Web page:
Part Time Faculty Health Care (HB 3007): We continue to fight hard for part time faculty health care. Currently it remains in Ways and Means waiting to see if it get the funding (about $12 million) it needs to move and become a reality. The big sticking point remains how health care is distributed. Some legislators like the thought of the bill as written where the state is responsible for administration. Others want to see the institutions take it on themselves but have not answered what kind of triggers might be used to ensure folks who deserve health care are getting it. Once the questions around responsibility are answered, we will be able to advocate for its funding.
Essential Skills test pause and study (SB 744): OEA has worked for several years to eliminate the Essential Skills test that can act as a one-size-fits all standardized test barrier to graduation for students who may otherwise have more than enough proficiency and skill to graduate and go on to great success. SB 744 will pause the use of the essential skills test for two years, while the Department of Education is directed to study the efficacy of the test in addition to reviewing graduation requirements generally, and making findings available to the Legislature.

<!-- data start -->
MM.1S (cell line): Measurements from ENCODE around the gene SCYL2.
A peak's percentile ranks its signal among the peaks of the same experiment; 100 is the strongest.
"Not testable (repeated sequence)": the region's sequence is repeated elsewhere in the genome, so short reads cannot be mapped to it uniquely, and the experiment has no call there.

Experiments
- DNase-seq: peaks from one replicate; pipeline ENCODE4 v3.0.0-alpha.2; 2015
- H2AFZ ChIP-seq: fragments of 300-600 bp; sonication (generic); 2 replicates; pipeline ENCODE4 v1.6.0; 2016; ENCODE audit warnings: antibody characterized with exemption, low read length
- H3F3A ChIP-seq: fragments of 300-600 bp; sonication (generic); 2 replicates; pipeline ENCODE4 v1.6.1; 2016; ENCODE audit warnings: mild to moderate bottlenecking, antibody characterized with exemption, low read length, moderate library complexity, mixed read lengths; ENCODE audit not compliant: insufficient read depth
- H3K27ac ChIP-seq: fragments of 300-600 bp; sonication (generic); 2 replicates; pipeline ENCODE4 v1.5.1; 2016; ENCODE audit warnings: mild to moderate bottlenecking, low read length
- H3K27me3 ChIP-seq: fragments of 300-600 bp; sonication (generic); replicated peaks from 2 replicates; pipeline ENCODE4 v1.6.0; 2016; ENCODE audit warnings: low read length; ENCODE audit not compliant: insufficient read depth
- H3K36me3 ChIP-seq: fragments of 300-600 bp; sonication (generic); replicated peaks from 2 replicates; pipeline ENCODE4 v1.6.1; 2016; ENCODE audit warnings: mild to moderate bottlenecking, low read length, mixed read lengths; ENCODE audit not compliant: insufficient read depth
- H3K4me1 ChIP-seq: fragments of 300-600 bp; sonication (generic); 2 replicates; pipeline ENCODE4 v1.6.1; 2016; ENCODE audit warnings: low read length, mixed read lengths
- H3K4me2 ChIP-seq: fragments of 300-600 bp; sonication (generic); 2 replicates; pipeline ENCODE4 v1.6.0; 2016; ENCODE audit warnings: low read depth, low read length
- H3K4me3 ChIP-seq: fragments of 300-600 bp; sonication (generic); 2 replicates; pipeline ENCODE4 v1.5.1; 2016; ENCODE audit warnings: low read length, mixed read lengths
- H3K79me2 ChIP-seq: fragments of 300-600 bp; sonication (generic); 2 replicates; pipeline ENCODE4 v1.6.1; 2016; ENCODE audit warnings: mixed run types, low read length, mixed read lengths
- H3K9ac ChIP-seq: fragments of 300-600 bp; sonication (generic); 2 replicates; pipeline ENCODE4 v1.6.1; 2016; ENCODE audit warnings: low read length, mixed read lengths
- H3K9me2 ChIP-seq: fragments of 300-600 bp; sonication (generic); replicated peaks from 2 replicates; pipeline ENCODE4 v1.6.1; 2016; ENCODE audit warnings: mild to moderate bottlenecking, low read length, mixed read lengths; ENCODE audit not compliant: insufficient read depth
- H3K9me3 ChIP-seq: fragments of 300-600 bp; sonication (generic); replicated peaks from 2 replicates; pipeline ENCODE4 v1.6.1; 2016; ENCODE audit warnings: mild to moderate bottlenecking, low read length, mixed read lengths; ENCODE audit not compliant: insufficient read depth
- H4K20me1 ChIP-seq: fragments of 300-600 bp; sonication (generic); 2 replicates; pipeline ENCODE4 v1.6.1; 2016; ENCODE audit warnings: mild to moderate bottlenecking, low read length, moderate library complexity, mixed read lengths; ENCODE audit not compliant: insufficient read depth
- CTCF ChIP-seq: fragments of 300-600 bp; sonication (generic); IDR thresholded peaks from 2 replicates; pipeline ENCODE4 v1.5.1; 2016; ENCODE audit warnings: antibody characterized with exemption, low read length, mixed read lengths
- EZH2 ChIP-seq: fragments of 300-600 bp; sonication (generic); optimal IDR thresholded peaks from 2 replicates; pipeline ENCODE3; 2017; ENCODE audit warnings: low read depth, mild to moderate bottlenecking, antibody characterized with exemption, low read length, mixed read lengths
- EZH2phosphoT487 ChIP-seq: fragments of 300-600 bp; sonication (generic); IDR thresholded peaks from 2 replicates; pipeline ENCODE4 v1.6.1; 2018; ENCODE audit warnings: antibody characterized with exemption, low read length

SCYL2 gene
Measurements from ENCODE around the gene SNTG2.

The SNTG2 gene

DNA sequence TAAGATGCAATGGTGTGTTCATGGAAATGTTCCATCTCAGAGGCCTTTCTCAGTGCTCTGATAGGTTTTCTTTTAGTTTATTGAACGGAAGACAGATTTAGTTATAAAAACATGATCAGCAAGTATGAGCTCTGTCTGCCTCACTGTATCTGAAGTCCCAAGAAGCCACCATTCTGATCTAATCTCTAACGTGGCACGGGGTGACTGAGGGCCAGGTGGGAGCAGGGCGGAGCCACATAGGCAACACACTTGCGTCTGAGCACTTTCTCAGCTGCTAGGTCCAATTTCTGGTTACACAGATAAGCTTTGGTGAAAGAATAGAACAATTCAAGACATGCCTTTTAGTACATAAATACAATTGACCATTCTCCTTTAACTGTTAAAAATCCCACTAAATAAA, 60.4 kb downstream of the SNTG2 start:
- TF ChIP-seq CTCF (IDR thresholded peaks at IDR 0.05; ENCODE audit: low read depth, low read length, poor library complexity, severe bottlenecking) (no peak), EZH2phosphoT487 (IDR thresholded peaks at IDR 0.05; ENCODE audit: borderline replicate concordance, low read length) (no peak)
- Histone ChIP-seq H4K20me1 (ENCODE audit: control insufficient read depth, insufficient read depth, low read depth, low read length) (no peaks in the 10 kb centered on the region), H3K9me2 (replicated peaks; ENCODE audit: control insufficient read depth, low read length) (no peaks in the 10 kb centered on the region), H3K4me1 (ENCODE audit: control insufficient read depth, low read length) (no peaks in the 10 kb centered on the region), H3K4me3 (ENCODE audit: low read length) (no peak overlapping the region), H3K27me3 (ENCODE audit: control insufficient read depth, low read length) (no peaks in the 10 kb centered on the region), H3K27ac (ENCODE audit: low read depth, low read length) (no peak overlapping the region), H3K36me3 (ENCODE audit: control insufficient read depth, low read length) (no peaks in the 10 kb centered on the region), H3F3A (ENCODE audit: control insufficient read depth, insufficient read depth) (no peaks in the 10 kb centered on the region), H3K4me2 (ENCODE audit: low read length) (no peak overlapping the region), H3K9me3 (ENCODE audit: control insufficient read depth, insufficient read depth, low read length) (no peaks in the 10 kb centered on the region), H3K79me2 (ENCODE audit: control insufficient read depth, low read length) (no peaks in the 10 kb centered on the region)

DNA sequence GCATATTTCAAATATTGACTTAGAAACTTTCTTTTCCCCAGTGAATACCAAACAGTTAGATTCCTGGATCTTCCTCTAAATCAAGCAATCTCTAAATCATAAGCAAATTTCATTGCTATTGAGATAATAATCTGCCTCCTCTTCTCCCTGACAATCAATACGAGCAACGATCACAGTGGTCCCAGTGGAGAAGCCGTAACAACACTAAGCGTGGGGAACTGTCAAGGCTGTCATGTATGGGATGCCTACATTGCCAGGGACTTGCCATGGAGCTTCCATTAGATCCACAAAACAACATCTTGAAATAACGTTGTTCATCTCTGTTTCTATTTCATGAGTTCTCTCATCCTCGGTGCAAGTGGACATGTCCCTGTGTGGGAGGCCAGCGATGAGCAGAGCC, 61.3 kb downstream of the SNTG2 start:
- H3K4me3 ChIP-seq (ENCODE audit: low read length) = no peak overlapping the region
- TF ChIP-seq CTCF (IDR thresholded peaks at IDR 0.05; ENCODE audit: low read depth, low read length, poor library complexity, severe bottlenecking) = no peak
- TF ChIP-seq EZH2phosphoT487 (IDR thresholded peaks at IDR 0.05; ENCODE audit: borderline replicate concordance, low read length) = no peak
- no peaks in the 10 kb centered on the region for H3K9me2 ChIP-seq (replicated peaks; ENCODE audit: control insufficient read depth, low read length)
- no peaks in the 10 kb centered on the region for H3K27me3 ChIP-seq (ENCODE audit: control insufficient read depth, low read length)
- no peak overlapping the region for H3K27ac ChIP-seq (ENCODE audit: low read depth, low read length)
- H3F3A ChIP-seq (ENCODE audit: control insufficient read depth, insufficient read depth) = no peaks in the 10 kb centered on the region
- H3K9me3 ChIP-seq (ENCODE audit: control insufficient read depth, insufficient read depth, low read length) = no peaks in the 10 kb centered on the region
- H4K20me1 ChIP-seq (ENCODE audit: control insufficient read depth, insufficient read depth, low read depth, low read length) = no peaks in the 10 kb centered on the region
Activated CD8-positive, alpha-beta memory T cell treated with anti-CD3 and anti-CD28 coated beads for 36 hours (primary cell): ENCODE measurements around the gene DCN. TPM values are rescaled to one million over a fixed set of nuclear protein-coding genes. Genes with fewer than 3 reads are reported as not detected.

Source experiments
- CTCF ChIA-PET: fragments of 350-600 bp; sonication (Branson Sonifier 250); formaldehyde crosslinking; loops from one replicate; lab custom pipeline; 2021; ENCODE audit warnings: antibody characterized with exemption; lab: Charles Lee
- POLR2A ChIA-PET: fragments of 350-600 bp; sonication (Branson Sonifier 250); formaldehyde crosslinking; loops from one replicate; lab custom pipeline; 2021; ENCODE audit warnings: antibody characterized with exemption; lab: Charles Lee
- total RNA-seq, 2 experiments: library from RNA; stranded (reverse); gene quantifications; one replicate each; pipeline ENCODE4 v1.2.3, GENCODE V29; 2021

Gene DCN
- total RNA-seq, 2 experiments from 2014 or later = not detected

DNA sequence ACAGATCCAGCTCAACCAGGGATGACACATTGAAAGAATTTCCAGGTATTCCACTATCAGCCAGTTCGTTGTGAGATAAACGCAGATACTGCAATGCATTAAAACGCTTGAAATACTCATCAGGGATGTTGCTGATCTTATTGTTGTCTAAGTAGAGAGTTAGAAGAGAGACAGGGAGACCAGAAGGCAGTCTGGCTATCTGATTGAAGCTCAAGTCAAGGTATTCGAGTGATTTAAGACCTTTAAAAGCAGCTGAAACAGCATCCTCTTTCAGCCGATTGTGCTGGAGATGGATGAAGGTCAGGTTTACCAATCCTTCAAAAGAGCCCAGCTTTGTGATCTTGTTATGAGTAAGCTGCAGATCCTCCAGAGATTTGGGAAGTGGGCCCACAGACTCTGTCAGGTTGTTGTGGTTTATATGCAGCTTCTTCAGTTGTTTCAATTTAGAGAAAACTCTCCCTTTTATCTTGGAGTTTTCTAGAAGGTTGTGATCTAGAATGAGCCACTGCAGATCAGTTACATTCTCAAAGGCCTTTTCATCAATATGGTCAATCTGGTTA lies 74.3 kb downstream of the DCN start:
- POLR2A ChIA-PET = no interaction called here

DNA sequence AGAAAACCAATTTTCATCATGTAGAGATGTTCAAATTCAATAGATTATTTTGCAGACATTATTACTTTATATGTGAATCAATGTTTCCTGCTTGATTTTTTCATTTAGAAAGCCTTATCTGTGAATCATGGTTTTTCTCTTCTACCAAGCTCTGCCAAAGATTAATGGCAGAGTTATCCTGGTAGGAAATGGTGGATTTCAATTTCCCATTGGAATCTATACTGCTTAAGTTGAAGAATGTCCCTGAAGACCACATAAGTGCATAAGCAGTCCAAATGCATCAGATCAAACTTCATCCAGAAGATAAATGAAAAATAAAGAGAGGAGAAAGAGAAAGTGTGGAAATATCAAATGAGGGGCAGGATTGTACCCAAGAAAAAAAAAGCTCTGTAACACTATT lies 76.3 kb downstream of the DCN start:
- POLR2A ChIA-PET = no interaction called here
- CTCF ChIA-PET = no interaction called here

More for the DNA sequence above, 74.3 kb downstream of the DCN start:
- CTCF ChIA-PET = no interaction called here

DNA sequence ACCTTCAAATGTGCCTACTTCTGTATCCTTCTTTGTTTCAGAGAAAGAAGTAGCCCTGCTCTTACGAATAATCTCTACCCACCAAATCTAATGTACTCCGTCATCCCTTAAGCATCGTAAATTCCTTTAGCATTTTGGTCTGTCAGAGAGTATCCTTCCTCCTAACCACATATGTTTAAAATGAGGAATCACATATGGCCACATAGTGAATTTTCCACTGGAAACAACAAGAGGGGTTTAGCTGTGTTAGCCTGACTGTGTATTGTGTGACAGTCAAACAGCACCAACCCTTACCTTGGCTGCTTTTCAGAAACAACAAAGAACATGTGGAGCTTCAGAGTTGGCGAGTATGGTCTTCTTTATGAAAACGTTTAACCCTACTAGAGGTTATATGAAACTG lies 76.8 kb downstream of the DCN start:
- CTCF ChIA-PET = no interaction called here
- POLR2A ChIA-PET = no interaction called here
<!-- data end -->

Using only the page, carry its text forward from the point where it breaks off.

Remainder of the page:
Continuation of summative assessment opt-out rights (SB 602): In 2015, OEA passed historic legislation creating the strongest standardized testing student rights in the country. The bill created the Student Testing Bill of rights, as well as ensuring students could be opted out of summative assessments for any reason. Those opt-out rights were set to expire at the end of this year. SB 602 will eliminate the sunset on this right so that students or their parents may choose not to take SBAC summative assessments if they determine it is not in their best interest.